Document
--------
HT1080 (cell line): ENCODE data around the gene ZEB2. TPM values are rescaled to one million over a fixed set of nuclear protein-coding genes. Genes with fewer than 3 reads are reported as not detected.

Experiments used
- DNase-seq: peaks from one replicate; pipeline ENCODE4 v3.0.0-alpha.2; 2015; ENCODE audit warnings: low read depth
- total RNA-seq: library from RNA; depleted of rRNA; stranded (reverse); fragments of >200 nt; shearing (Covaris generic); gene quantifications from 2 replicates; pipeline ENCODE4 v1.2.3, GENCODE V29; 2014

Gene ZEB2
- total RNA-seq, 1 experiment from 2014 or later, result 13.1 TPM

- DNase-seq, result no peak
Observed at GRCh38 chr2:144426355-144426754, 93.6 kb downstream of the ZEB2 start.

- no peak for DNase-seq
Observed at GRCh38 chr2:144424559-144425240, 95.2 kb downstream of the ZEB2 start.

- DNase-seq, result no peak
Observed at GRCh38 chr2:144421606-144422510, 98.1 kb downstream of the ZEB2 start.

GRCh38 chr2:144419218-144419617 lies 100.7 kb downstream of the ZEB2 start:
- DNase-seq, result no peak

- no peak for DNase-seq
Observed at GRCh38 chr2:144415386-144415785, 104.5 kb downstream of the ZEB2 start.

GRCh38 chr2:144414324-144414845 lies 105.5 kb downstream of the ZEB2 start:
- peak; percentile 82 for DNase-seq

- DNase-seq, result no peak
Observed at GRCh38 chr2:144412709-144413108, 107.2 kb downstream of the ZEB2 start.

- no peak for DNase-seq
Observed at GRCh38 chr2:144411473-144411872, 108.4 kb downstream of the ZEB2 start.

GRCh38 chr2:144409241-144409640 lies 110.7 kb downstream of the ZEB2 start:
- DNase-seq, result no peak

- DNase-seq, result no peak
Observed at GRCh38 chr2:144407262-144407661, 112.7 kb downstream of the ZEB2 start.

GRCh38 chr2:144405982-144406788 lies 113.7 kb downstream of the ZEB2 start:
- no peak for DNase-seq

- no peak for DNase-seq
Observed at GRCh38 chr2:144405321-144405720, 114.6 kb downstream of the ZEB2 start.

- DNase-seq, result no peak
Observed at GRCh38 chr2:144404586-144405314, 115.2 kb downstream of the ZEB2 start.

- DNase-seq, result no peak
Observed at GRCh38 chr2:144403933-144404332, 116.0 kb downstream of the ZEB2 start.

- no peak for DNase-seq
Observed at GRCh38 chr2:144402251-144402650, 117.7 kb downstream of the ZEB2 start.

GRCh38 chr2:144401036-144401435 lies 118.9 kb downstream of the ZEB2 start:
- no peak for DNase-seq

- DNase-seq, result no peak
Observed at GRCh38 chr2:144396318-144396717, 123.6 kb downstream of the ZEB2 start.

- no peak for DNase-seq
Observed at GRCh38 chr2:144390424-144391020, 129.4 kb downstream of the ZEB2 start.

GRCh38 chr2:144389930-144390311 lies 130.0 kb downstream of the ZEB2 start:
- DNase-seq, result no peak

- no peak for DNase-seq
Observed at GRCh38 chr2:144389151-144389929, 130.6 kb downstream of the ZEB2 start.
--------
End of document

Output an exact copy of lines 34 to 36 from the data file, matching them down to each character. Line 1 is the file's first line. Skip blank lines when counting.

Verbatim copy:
Observed at GRCh38 chr2:144403933-144404332, 116.0 kb downstream of the ZEB2 start.

- no peak for DNase-seq
Observed at GRCh38 chr2:144402251-144402650, 117.7 kb downstream of the ZEB2 start.